Why America needs moratorium on mail until after this election is done

Why America needs moratorium on mail until after this election is done
© Getty Images

Republicans know their prospects decline as turnout rises for elections. The reason is that the party base of older white voters are more likely to take part in low turnout elections than the Democratic base of minorities and young people. In 1980, political strategist Paul Weyrich, a founder of the modern conservative movement, criticized the “goo goo” effects with good governance. “They want everybody to vote. I do not want everybody to vote,” he said. “As a matter of fact, our leverage with the elections quite candidly goes up as the voting populace goes down.”

More recently, Republicans have said restrictions on voting such as photo identification laws helps the party in diminishing the opposition voting. In 2012, Pennsylvania House Majority Leader Mike Turzai declared that voter identification, “which is going to allow Governor Mitt Romney to win the state of Pennsylvania” in the election, would be done.

In 2013, while talking about the conservative advantage from low turnout, Scott Tranter of the political consulting firm Optimus said, “A lot of us are campaign professionals and we want to do everything we can to help our sides. Sometimes we think that means voter identification, sometimes we think that means longer lines, or whatever it may be.”


Ken Emanuelson, a Tea Party leader in Texas, was leading a 2013 meeting on turning out Republicans when a black pastor asked him, “What are the Republicans doing to get black people to vote?” Emanuelson said, “I will be real honest with you. The party does not want black people to vote if they are going to vote nine to one for the Democrats.”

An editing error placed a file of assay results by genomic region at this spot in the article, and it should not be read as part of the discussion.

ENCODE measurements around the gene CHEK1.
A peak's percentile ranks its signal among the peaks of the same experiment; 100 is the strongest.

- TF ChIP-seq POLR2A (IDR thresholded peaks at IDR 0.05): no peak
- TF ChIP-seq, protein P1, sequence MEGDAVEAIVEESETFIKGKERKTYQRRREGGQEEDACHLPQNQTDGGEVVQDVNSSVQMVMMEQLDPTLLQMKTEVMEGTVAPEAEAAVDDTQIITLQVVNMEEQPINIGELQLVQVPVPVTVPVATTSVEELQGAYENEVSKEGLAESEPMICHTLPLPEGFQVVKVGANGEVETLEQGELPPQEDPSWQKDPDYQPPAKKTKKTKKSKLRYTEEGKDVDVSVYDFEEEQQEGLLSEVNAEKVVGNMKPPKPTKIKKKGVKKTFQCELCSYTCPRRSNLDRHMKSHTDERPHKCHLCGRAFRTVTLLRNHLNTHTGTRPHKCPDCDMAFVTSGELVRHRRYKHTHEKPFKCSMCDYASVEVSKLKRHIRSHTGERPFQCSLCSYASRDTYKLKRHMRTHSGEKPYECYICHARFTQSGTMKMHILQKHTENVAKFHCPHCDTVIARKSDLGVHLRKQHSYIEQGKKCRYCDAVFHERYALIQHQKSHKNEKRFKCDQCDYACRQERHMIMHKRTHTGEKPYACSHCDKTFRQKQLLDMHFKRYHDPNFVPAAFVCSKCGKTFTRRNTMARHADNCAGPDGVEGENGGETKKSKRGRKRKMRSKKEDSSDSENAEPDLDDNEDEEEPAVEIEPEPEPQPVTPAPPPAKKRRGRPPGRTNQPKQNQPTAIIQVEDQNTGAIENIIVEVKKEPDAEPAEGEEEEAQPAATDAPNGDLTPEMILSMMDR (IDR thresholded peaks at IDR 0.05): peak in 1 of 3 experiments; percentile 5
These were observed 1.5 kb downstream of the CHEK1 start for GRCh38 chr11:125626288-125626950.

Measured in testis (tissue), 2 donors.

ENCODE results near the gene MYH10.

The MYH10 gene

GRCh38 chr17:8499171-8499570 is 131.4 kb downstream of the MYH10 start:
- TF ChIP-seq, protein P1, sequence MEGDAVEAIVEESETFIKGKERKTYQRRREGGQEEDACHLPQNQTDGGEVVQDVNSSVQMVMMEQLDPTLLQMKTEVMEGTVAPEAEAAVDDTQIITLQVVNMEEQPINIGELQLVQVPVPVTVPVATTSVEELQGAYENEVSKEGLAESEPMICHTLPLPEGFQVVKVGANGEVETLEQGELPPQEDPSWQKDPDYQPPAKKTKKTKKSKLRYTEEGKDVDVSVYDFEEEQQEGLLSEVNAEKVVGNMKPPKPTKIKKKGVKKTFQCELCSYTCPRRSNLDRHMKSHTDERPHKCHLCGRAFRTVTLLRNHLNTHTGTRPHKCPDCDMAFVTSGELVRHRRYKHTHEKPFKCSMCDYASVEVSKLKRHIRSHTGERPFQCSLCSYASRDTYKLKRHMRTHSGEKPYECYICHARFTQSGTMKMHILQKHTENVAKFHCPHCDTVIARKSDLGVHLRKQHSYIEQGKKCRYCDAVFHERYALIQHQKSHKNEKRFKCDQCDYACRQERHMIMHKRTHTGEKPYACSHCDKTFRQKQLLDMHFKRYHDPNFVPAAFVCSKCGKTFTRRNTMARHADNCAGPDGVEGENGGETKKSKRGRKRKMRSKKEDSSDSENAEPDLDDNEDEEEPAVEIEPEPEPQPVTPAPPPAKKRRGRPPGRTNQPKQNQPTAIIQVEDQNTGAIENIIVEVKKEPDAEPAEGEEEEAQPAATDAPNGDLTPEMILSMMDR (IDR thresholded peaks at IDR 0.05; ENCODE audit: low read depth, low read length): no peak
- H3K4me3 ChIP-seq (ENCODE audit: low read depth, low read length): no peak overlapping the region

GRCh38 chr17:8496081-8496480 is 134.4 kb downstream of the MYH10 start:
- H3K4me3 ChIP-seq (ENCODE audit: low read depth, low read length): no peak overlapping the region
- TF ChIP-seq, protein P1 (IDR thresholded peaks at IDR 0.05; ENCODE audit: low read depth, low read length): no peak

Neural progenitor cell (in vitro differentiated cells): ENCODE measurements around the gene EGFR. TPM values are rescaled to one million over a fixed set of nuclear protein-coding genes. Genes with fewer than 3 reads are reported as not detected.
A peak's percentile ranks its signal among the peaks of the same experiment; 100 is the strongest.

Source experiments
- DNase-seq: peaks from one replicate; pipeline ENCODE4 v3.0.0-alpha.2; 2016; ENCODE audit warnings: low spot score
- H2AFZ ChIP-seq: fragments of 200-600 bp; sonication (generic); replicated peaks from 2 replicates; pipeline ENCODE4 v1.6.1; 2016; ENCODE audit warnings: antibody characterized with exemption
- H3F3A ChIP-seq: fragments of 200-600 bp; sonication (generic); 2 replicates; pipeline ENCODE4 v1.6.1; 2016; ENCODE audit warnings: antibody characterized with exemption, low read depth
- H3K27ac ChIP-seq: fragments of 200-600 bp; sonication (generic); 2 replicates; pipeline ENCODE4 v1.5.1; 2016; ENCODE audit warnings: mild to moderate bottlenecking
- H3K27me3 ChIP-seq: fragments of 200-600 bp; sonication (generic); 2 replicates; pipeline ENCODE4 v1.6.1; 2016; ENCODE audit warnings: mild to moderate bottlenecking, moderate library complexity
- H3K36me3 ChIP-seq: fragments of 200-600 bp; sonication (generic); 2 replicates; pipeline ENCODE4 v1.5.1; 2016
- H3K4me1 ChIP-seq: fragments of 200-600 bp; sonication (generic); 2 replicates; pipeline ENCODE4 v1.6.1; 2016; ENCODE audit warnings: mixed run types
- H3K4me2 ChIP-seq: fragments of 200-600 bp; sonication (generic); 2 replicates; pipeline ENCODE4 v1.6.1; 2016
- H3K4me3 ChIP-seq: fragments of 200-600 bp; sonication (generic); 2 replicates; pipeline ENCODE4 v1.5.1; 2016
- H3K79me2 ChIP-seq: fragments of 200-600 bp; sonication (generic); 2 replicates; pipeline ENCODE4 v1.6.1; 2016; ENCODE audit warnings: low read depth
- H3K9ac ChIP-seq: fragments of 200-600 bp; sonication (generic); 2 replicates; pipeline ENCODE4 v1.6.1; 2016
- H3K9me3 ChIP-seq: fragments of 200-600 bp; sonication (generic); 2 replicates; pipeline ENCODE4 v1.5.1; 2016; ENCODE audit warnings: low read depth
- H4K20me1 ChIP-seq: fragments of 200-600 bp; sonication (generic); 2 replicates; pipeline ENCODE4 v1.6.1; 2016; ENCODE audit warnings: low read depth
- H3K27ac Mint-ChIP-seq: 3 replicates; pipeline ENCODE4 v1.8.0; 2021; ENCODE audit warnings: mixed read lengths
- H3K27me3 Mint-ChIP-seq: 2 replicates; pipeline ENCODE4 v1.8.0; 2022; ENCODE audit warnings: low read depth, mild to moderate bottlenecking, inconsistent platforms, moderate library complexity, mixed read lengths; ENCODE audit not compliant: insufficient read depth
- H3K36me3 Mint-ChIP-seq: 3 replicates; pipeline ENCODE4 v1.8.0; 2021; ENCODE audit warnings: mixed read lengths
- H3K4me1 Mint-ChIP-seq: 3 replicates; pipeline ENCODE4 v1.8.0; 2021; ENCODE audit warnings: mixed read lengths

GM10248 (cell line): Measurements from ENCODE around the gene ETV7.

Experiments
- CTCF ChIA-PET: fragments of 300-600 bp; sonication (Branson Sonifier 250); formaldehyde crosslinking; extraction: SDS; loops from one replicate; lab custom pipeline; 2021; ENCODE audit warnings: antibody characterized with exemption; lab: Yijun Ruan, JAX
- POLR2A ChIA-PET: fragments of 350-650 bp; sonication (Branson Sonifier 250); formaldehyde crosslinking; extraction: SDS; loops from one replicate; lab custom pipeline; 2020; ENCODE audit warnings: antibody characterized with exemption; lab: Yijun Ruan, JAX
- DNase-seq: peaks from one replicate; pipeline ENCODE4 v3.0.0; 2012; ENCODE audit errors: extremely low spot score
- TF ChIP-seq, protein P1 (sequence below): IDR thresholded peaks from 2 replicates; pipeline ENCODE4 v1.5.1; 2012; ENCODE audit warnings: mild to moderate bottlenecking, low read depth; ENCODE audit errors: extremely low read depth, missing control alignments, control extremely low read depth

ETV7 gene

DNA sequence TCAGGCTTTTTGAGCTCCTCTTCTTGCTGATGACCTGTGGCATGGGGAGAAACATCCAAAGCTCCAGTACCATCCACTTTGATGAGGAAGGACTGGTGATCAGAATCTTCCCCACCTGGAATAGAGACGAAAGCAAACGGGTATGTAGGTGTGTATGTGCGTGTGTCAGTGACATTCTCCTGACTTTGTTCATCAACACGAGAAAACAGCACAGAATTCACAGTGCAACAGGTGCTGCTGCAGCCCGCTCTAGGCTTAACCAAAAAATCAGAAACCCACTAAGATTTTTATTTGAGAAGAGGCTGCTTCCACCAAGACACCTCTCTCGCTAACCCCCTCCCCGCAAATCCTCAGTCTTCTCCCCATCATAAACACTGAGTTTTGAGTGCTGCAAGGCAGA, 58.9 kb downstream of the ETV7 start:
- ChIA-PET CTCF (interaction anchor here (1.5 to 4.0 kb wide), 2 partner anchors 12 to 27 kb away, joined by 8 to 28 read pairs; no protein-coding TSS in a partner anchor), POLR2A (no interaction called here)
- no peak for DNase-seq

The efforts by Republicans to limit voting by Democrats is urgent as the white voter share of the electorate has fallen from 76 percent in 2000 to 67 percent in 2018. In response to a push by Democrats for reforms like same day registration, early voting, and mail voting this year, President Trump said, “The things they had in there were crazy. They had levels of voting that if you ever agreed to it, you would never have a Republican elected in this country again.” He is not alone on this.

This year, Trump and his conservative allies have launched a blatant voter suppression campaign. They have filed lawsuits all around the country to restrict mail voting and the counting of ballots. They have falsely attacked mail voting as rife with fraud and then encouraged intimidators to go visit polling places. Federal officials appointed by Trump installed Republican donor Louis DeJoy to be director of the Postal Service.

DeJoy enacted changes that slowed down mail and imperiled the timely delivery of mail ballots. These include the dismantling of automatic mail sorting machines, a directive to leave mail behind rather than having late or extra deliveries, and cutbacks with overtime. DeJoy claimed that these changes would improve the economy in his agency ridden by deficits. But the Postal Service has been in the red for years. DeJoy could have shortly deferred austerity measures until the election is done.

Four federal judges have since imposed temporary injunctions on these operational changes at the Postal Service, but it is still unclear how fully DeJoy has complied. Although delivery times have improved since these court orders, as compared to the period before the ascension of DeJoy, mail delivery was still slowed down through last month.


Citizens cannot change Postal Service policies and practices, but we can take the initiative to ensure the delivery of ballots is faster. The solution is to stop sending mail besides ballots, medicines, and other critical items between now and the election. Communicate by call, text, email, private couriers, or social media instead. Delay ordering of  packages and pause the sending of brochures until after the election is over.

Republicans and Democrats know that this will be the most momentous election in recent years. We can all contribute to a full and fair vote with the act of observing a mail moratorium for a few weeks.

Allan Lichtman is an election forecaster and a distinguished professor of history at American University. He is the author of “The Embattled Vote in America: From the Founding to the Present.” He tweets @AllanLichtman.